In addition, public expectations regarding the nature and role of the university itself have evolved significantly over the last 40 years. The expansion of expectations of a large public university such as the CSU--from a community of teachers and students to a complex institution functioning at the intersection of diverse worlds, interests, and investments (intellectual, economic, social, political, as well as local, regional, national, and global in scope)--opens the university as well as its faculty to intensified scrutiny and potential interference from a wide variety of quarters and in pursuit of a variety of agendas.

The 1940 AAUP policy, reaffirmed in 1970, includes three components, the first two are reflected directly in the CSU policy, but the following component is not explicitly addressed:

College and university teachers are citizens, members of a learned profession, and officers of an educational institution. When they speak or write as citizens, they should be free from institutional censorship or discipline, but their special position in the community imposes special obligations. As scholars and educational officers, they should remember that the public may judge their profession and their institution by their utterances. Hence they should at all times be accurate, should exercise appropriate restraint, should show respect for the opinions of others, and should make every effort to indicate that they are not speaking for the institution.6

The 1971 CSU policy is too limited in scope to deal with potential challenges presented by activities such as faculty’s participation in extramural pursuits beyond the classroom, faculty’s use of electronic communications, faculty’s public expressions via social media, faculty’s role in shared governance, or external requests for access to faculty electronic communications. The lack of a clear policy has the dangerous potential of faculty self-censorship. The lack of a comprehensive policy on academic freedom has left CSU faculty at the mercy of different interpretations and implementations of the principles of academic freedom.

The CSU cannot afford to have a policy on Academic Freedom that is insufficient for the 21st century. The mission of the institutions of higher education is serving society by discovering, investigating, communicating, and preserving knowledge by educating students and the larger society. This mission cannot be fulfilled without freedom of teaching, research, and communication inside and outside of the classroom.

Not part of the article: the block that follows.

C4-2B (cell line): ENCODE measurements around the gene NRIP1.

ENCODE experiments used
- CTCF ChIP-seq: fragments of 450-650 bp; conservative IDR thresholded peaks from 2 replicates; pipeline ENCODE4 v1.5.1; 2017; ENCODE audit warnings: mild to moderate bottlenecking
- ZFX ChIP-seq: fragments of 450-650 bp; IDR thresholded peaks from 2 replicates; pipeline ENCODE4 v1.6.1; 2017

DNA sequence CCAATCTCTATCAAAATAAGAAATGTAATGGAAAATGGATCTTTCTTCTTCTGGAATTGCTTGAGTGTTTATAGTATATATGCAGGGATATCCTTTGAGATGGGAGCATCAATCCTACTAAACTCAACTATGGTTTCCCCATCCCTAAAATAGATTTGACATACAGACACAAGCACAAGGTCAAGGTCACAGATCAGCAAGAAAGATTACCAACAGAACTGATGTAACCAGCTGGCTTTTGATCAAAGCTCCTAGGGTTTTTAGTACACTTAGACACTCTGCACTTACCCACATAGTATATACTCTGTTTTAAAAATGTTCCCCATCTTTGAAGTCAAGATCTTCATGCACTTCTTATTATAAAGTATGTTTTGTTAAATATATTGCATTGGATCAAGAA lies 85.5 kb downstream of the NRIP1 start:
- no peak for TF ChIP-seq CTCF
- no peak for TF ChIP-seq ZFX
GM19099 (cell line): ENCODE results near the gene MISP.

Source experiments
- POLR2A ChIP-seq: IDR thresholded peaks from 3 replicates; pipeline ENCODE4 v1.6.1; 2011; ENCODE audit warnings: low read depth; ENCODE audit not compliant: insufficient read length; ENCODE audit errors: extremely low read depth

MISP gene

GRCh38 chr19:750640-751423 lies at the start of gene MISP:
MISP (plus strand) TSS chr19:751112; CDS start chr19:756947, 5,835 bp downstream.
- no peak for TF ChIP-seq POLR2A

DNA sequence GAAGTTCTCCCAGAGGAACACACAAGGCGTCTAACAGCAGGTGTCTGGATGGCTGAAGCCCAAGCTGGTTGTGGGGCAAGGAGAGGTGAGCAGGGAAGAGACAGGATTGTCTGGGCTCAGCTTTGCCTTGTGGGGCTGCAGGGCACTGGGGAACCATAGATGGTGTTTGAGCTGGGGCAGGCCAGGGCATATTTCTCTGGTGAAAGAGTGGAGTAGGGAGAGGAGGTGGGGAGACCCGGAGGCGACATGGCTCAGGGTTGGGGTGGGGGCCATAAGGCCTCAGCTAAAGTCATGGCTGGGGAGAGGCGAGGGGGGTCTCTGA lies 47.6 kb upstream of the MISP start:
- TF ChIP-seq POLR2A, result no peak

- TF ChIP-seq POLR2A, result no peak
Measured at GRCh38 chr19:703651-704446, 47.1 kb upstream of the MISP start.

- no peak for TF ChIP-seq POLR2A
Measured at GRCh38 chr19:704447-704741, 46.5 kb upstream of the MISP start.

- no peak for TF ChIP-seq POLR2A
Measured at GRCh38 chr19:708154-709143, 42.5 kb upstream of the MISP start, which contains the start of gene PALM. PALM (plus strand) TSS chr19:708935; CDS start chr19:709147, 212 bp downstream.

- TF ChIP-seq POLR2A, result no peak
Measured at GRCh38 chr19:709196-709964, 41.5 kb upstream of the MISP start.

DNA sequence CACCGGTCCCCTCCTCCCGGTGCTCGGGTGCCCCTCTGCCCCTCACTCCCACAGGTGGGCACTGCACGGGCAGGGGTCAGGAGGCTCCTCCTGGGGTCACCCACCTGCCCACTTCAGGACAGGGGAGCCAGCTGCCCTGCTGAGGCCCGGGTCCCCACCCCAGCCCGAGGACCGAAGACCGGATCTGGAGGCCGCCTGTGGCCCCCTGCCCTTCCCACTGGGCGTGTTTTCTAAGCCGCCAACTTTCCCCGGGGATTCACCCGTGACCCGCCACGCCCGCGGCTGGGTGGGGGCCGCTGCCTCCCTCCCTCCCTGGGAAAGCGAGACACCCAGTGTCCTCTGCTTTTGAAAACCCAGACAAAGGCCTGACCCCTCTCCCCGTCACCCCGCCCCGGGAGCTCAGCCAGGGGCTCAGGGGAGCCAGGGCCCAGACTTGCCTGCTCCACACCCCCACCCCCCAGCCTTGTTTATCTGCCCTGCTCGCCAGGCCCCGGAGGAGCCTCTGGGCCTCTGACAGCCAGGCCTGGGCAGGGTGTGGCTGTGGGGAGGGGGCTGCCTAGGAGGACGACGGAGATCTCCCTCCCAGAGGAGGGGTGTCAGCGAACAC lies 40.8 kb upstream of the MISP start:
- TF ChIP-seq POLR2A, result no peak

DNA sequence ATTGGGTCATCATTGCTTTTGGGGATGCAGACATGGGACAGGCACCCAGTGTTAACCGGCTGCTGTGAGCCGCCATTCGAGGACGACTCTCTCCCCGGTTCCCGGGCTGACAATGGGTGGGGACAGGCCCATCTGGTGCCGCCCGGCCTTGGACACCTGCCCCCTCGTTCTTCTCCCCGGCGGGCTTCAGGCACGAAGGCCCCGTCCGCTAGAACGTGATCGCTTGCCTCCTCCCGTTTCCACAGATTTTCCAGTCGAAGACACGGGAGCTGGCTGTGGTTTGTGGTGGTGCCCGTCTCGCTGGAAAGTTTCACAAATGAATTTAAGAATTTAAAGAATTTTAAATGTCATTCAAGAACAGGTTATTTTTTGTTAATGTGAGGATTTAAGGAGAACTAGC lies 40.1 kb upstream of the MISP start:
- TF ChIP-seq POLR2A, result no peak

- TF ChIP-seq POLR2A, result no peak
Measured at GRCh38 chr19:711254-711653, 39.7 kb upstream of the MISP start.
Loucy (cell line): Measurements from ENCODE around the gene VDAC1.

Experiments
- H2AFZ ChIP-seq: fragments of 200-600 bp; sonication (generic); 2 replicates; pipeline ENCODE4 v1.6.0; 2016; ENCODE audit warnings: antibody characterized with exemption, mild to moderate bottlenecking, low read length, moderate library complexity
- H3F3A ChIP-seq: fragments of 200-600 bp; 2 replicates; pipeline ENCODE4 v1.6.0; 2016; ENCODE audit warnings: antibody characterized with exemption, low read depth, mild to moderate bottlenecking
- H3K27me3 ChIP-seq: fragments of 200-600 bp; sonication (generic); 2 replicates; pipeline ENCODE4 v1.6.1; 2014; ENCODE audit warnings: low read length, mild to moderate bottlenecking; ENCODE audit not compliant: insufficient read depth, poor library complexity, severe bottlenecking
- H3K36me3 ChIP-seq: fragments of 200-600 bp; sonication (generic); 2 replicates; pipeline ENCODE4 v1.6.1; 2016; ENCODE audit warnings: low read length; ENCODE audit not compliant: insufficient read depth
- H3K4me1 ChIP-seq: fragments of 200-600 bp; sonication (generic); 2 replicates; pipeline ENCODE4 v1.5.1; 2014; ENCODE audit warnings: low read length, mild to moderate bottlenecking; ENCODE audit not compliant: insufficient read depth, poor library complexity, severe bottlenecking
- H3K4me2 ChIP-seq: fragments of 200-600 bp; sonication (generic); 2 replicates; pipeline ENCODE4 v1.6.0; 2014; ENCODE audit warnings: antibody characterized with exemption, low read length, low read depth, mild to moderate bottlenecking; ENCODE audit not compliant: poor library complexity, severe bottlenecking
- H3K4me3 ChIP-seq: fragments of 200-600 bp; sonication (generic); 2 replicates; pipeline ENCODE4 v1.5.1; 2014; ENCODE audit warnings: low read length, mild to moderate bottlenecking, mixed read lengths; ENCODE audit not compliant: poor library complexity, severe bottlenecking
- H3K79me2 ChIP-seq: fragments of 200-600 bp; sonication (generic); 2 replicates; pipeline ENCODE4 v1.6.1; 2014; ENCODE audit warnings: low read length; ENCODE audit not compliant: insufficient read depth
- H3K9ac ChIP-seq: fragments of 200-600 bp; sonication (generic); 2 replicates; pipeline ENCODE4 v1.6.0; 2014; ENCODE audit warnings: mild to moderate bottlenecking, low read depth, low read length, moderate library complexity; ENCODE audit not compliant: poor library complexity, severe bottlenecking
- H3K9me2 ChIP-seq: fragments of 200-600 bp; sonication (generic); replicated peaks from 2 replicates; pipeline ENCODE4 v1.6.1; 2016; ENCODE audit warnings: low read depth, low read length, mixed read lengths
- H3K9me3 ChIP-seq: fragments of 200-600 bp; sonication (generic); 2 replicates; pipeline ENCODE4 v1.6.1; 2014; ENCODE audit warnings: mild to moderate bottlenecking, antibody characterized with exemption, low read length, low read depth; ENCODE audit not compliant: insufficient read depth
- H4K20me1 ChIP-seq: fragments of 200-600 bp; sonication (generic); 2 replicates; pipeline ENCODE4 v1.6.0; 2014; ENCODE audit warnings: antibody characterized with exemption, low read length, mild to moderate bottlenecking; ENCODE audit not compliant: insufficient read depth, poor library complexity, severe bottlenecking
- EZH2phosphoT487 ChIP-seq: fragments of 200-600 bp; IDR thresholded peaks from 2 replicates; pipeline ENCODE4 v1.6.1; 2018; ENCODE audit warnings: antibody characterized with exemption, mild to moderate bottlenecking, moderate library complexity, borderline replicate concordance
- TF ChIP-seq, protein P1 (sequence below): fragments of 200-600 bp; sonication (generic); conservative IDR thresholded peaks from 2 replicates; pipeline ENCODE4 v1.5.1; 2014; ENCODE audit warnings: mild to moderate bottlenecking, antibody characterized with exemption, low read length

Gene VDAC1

In summary, the wording and content of the policy is outdated and insufficient, as the nature of academic activity has changed. Our policy should be regularly reviewed and, if needed, revised to reflect such changes, as is done by other major universities7. We want to be proactive, updating the policy to reflect best practices and address components of academia in the 21st century. As the largest public university system in the United States, the CSU is often a leader in higher education, but our current policy is behind the times, as it does not fully reflect the content of the 1940 AAUP statement nor advancements in area of academic freedom since then.

Approved - January 23, 2015


1 ASCSU Constitution


3 We recognize that academic freedom is directly related to membership in the academic profession, which carries with it special responsibilities. See: AAUP “Statement on Professional Ethics.” and AAUP statement on “Civility”

4See AAUP statement on “Academic Freedom and Electronic Communications.”
And University of California, Los Angeles, Faculty Resource Guide for California Public Records Requests

5 AAUP statement: “Protecting an Independent Faculty Voice: Academic Freedom after Garcetti v. Ceballos”
University of Oregon
University of Wisconsin
University of Minnesota
University of California


7Some examples of best practices could be found at:
University of Oregon
University of Wisconsin
University of Minnesota
University of California